However, Tony Domingo, head of supply chain for Nestlé’s business in China, has a more cautious outlook. “The existing, globally-influenced, intercontinental logistics challenges will persist for the foreseeable future,” he says, underlining the world’s largest food maker has developed plans to ensure product supply in China.

Companies were hesitant to talk about the possibility of price hikes due to sensitivity but, recently, there have been statements from various food companies serving China about price increases.

Among them are the major frozen food maker Sanquan Food, which, on 1 December, raised prices for nearly all of its products including frozen buns, dumplings and seafood, citing reasons including higher ingredient, energy and logistics costs. Similar factors also prompted major dairy company Mengniu to raise prices on chilled dairy products on 16 December. Want Group, a Taiwanese-owned, Shanghai-based major snack and soft drink manufacturer, raised prices on 1 January.

Worldwide, the shortage of containers and logistics workers have already contributed to a spike in distribution costs but China’s tough Covid policy has arguably exacerbated the problems for manufacturers doing business in the country. “The current policy adds significant additional costs on companies. Prices are bound to increase if not sharply,” A&N’s Hu warns.

Hu says disinfection alone could cost about CNY18,000 (US$2,838) per container, while companies also have to pay for various expenses including disinfection agents, disinfection workers, their protection gear and frequent Covid-19 tests.

These practices are detailed in China’s guidelines for ship container disinfection methods for imported foods, which were updated in November. For example, alcohol-based liquid hand sanitiser and sanitising wet tissue must be in place on ships during transportation; documents that will be handed over to different workers must be put in one-time-use bags; and regular disinfection is necessary for surfaces that could carry the virus, including mobile devices, door handles and handwheels. These practices have all contributed to rising costs.

Local governments in China also often impose extra measures to avoid outbreaks. In early 2021, the Shanghai city government launched an app called Hu Leng Lian (meaning Shanghai cold chain) targeting imported frozen food shipped to the city. Importers and logistics companies are required to register with the app to upload documents for traceability.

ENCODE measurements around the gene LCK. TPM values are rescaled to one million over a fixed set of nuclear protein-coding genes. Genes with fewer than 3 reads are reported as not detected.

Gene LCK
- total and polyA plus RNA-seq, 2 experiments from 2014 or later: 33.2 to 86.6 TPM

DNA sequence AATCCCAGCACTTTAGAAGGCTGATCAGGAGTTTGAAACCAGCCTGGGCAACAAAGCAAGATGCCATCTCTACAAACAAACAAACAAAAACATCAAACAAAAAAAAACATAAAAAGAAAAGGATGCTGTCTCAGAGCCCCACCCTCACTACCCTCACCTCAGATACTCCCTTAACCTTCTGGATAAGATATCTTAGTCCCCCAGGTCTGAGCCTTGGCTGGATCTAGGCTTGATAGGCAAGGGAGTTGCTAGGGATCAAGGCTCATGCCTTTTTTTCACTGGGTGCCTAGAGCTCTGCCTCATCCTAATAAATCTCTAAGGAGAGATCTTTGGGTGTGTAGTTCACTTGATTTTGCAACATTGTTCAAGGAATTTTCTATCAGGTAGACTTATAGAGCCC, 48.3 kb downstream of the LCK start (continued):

One of the documents requires detailed information including the name of each worker who works on a container, workers’ Covid testing results and their vaccine records.

Hu says the measures are likely to hit small businesses much harder than large companies. “Small companies don’t have the budget and resources to cover these additional costs,” he says, suggesting they abandon handling their own imports and instead source ingredients and products from larger companies for sale and processing in China. “It would be better for them to buy from big companies,” he argues, referring to state-owned import companies such as COFCO Group and Bright Food, which are able, through large orders, to negotiate with foreign suppliers.

Large orders also make things look a little brighter for major food retailers such as Alibaba’s grocery store Hema and the Shanghai-based, NYSE-listed Dingdong.
“These platforms make plans maybe once or twice a year and get the best price with large quantity. They have the advantage on cost control. Small companies don’t have the luxury,” Hu adds. Hema and Dingdong did not respond to requests for interviews.

For now, however, especially smaller food import companies will continue to struggle. “We don’t know when our snacks will be released from the Customs. We just hope when they are out they are still before the expiration date,” a salesperson nicknamed ‘Orange’ at a snack store called Yaoyao Wangwang on the C2C platform Taobao says.

The shop sells popular Japan-made snacks, including Kit Kat chocolate bars, Morinaga chewy candy and Calbee potato chips. Some Japan-made snacks, such as the sake-flavoured Kit Kat, have been out of stock for a while. “With the rising costs in logistics, we will have to raise prices for our next batch of imported snacks,” Orange says.